HM Revenue & Customs put a stop to frauds totalling more than £103m in 2014-15, according to the Cabinet Office's UK Cyber Security Strategy 2011-2016 Annual Report (PDF).
The Cabinet Office said that government systems presented "an attractive target to cyber criminals", and that the threat had grown significantly over the life of the National Cyber Security Programme established in 2010.
HMRC took down almost 1,000 fraudulent websites in 2012, rising to more than 11,000 in 2015.
The department established a dedicated cyber security team in 2012 to secure government finances against cyber threats.
HMRC has set up a Cyber Security Command Centre to combat online fraud by correlating data across multiple sources to identify potentially anomalous or malicious behaviour.
Mike Hainey, head of analytics at HMRC, told Computing in 2013 that the organisation trawls the internet, including social media and other websites on which people share information, to find potential evidence of tax fraud that can be fed into its Connect data warehouse.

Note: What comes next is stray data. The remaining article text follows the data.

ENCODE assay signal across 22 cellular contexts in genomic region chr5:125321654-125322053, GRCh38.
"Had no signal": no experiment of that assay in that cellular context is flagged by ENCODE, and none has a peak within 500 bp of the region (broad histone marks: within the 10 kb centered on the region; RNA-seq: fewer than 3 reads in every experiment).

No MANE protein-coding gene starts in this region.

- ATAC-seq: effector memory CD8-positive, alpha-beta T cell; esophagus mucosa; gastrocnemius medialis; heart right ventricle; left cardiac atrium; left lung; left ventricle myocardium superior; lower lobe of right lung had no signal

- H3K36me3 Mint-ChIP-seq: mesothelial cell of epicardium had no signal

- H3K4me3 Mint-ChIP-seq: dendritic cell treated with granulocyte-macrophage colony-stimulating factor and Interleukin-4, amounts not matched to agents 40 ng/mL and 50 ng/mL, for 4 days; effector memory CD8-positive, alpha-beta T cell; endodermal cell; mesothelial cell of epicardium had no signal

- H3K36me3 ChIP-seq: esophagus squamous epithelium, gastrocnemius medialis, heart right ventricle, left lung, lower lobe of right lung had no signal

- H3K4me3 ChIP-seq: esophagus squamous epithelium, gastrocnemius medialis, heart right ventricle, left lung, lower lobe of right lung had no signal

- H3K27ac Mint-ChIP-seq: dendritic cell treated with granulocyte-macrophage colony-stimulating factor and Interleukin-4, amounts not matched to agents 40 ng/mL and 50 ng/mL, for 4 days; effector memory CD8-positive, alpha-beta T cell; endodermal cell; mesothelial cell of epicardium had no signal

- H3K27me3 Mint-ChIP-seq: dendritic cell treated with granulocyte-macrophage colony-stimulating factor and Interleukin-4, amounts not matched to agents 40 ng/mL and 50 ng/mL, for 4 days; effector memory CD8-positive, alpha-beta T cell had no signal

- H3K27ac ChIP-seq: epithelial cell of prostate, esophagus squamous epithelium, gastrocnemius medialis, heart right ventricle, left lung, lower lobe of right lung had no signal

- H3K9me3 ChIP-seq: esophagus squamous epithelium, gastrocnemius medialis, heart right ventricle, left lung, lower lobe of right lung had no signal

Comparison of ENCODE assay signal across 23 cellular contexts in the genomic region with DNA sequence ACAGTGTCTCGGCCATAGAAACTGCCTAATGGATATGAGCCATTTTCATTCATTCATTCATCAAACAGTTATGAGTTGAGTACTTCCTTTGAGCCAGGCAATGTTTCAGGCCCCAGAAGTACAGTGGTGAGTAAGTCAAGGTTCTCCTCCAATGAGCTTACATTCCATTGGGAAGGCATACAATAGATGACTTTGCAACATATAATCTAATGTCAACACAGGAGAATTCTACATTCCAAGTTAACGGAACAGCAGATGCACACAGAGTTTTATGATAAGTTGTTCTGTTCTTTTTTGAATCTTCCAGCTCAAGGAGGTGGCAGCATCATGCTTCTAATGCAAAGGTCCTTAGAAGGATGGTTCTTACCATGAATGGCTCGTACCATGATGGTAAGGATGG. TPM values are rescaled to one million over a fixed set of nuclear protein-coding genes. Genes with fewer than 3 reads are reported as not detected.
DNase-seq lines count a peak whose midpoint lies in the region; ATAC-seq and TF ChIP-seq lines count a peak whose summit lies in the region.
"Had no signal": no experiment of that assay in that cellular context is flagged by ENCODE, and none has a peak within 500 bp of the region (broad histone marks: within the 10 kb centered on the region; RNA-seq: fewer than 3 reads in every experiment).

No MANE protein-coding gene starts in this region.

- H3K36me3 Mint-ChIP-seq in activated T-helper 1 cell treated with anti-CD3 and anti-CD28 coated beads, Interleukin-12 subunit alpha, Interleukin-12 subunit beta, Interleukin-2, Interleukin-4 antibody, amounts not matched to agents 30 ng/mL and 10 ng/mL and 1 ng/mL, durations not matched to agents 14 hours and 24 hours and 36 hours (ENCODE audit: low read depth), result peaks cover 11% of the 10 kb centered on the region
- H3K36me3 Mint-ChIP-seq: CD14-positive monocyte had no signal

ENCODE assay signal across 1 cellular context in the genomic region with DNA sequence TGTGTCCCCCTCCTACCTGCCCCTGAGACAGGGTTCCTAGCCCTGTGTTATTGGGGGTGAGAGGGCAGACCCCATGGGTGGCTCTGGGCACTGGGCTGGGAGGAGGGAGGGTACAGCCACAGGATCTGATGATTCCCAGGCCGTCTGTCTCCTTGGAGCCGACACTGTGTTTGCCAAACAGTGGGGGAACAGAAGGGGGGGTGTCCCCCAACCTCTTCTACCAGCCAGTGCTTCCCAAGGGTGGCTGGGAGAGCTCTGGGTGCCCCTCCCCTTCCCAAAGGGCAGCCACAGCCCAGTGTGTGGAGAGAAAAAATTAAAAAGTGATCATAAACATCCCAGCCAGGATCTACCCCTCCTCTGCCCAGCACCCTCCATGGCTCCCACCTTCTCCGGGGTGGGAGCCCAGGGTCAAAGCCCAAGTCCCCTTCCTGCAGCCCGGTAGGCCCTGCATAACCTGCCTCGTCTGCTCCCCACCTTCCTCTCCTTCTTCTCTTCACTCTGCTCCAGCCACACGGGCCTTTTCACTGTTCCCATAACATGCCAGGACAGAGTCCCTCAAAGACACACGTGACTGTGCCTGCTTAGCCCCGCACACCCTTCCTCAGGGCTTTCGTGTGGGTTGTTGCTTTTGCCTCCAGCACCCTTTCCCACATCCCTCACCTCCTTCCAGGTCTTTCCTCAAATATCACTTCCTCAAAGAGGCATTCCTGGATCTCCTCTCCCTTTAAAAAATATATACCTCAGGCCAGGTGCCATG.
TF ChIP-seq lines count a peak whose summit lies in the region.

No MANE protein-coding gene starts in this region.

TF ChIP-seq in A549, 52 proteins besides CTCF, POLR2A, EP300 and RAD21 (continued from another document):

HMRC has also provided cyber security advice to taxpayers, including raising awareness of phishing attacks using emails purporting to come from HMRC. The department's cyber security pages were viewed more than 800,000 times between April and December 2015, the report said.
City of London Police's Action Fraud and National Fraud Intelligence Bureau said last month that nearly 100,000 people in the UK reported receiving phishing emails in 2015 at an average of 8,000 reports a month.
Interested in cyber security? Come to V3 sister site Computing's Security & Risk Management Summit 2016 in London to hear from end users. It's free to attend for qualifying IT professionals.
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